On Writing: Cecelia’s Complex History

If you have not read the entire Shift Series, and do not wish to be spoiled, I recommend NOT continuing to read this post. It is full of spoils!

C+F Scrabble_blog

Well, it’s turning into a bit of a Cecelia month here on the website, isn’t it? Last week, I wrote about writing Cecelia’s death. This week, I’ll write a little about her life, more specifically, about writing the relationship she shares with Felix.

I don’t want to go too far into the specific details around Felix and Cecelia’s relationship for a few reasons, not the least of which is that I’m hoping readers will get to read more about it for themselves soon. What you all already know (or do if you’ve read STAND,) though, is that Cecelia and Felix are linked, the same way Drake and Leah are. What you also know about Cecelia and Felix, is that they have shared a multi-decade long distance relationship, Cecelia living in Tubac, while Felix lives on the East Coast with his wife and children.

“I found this breathtaking girl sitting in the grass. And she was staring straight back at me. Despite everything, all the reasons I shouldn’t, and never would have under normal circumstances, I went up to her and introduced myself. We shook hands—and I was never the same after that.”
I slid down into one of the chairs at the table. I knew exactly what he was talking about.
“We spent the next three days together, inseparable.” His voice got thick. He shook his head; when his eyes met mine, they were broken. “I… but I didn’t live in Berkeley. I had a wife, and two daughters, at home in New York.”
It felt like he’d just kicked the wind out of me.
“I did things in those three days…” more head shaking. “But I loved my wife. And I loved my daughters. And Ce—Leah’s Aunt never wanted to take that from me.”
“So you left her there?” Jesus Christ.
He nodded.
“Did my parents know?”
“She told them.” He nodded again. “I visited her every summer, when you went to visit Collin in Berkeley. I missed last summer because—“
“Because Leah was there, and I didn’t go to Berkeley.”
He nodded. “I was going to visit in the fall but…”
I pressed the heels of my hands into my eyes until I saw stars. This was seriously fucked up.
“But that’s why she never told you,” he said. “Because how do you explain that to a kid?”
I laughed, one short, semi-cracked chortle. How does one explain well-intentioned adultery to a child? Because that’s what we were talking about here, wasn’t it. Not like he was traveling across the country so he and Cici could play Scrabble once a year.

And therein lies the part I most worried about when writing about Felix and Cecelia in STAND: would readers be upset by their sustained adultery? Would they hold it against Cecelia, diminishing the importance of her character? Would readers be unwilling to see Felix’s portion of the story, blinded by their disapproval of his decisions? I still don’t have the answers to those questions, other than to say that readers’ feedback has been on the large positive. I haven’t yet received any angry letters, so either most people didn’t feel betrayed by Felix’s adultery (and Cecelia’s aiding of it) or nobody has yet seen fit to write a letter about it. 🙂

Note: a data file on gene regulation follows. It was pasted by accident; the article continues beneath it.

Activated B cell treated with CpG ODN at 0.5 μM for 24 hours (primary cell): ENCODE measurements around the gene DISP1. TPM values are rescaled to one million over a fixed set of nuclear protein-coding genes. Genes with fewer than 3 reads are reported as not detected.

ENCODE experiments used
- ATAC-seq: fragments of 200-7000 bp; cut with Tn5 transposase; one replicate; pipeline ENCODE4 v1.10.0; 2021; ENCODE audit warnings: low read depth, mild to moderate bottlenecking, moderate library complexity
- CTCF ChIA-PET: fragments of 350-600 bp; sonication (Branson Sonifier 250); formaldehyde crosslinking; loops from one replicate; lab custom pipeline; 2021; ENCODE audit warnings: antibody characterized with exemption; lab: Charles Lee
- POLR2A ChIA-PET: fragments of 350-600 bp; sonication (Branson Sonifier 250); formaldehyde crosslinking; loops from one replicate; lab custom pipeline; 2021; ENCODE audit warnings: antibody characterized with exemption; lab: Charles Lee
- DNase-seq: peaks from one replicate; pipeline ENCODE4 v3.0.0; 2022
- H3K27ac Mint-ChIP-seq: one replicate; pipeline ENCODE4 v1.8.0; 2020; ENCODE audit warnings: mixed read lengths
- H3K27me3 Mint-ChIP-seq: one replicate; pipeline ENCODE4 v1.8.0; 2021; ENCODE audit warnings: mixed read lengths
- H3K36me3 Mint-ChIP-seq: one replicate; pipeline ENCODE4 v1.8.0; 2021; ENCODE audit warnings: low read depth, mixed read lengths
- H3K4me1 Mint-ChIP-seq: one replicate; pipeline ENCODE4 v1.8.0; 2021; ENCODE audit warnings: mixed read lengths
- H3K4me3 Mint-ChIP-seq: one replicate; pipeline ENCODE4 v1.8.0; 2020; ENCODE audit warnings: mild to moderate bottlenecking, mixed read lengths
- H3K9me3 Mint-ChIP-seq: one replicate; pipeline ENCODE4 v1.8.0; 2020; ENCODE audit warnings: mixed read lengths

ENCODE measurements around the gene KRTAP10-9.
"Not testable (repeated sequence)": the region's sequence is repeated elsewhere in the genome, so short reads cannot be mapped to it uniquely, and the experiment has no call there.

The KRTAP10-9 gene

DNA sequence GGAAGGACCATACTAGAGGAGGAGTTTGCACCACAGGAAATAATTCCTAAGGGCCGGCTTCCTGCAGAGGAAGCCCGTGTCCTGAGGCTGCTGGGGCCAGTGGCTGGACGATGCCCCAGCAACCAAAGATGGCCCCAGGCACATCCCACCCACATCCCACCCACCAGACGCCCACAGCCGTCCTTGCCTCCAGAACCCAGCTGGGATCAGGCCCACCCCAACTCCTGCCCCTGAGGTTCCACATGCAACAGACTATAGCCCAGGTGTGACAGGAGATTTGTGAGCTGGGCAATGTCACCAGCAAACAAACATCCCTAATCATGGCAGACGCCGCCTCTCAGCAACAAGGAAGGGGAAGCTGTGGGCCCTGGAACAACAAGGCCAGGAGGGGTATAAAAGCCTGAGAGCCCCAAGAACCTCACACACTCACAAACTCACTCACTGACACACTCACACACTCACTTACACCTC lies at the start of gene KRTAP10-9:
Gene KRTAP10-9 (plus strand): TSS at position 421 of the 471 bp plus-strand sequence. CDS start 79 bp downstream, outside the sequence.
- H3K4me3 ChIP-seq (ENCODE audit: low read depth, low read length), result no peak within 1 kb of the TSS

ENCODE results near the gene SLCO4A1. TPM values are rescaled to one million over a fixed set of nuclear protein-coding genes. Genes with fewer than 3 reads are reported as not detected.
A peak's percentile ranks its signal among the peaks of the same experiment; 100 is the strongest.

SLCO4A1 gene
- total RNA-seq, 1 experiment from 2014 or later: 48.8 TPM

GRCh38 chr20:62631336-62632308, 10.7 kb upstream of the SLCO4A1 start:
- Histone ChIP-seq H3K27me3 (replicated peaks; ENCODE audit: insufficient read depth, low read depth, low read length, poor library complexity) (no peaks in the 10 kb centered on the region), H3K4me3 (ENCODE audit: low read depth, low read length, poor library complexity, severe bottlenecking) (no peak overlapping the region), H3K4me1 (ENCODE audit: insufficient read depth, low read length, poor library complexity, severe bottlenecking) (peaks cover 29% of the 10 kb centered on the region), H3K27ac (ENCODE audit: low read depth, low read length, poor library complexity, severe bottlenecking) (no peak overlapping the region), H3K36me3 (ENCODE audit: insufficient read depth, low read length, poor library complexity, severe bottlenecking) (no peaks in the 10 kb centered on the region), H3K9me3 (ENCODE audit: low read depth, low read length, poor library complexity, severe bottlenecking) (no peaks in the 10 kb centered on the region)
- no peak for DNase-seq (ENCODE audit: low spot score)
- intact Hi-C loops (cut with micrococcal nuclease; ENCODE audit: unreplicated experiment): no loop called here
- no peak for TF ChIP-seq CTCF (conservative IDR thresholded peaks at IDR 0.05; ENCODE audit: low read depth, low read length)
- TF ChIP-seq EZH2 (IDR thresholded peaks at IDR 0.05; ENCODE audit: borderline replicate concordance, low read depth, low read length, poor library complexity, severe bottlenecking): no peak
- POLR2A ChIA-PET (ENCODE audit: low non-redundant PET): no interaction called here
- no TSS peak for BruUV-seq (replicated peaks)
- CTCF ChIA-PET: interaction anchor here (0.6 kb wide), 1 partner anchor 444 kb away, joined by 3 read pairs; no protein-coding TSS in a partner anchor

Cecelia and Felix’s relationship was another of those things that I couldn’t change. When writing SHIFT, I wasn’t certain why Cecelia seemed so knowledgeable about whatever was happening between Leah and Drake (more knowledgeable than even I was for a portion of the first draft!) Plus I knew she was telling a version of the truth, and was comfortable with that truth in this scene in SHIFT:

I knew that I’d get nowhere by talking about shifting, just like yesterday, so I tried a new topic. “So, why don’t you have any kids?” I realized, too late, just how rude that question sounded.

[Cecelia] shrugged and I was glad when she didn’t seem insulted by my lack of forethought. “No reason, really. I guess I just never met anyone I liked enough to have them with.”

But it didn’t become clear why her response was only a version of the truth until RECAST, when Leah finds the index card with Felix’s name on it: in that scene when Leah asks her almost-rude question about Cici’s childlessness, Cecelia is simplifying things with her response. Because, like Drake says, “how does one explain well-intentioned adultery to a child?” Even if it was any of Leah’s business at that point, their hike in the desert was neither the time, nor place to discuss it.

It’s a balancing act writing about things–be them choices, lifestyle, relationships–that don’t fit a mold, especially if they are a little uncomfortable. On the one hand, the characters and the story are telling me how it is. On the other, as the writer, I’m sometimes stuck wishing it didn’t have to be that way. Then walking the fine line of how to explain it, when to reveal it, and even if revealing it is right. Just because you know something about a character doesn’t mean you have to include it in the story. Sometimes the delete* button is a writer’s best tool.

*Then again, I never truly DELETE anything. I save it all. Sometimes it makes it on the website, sometimes into another story. Often it never sees the light of day again. But it all gets saved because you just never know.

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One response to “On Writing: Cecelia’s Complex History

  1. Pingback: Happy Birthday Cecelia! | ellebeauregard(.com)

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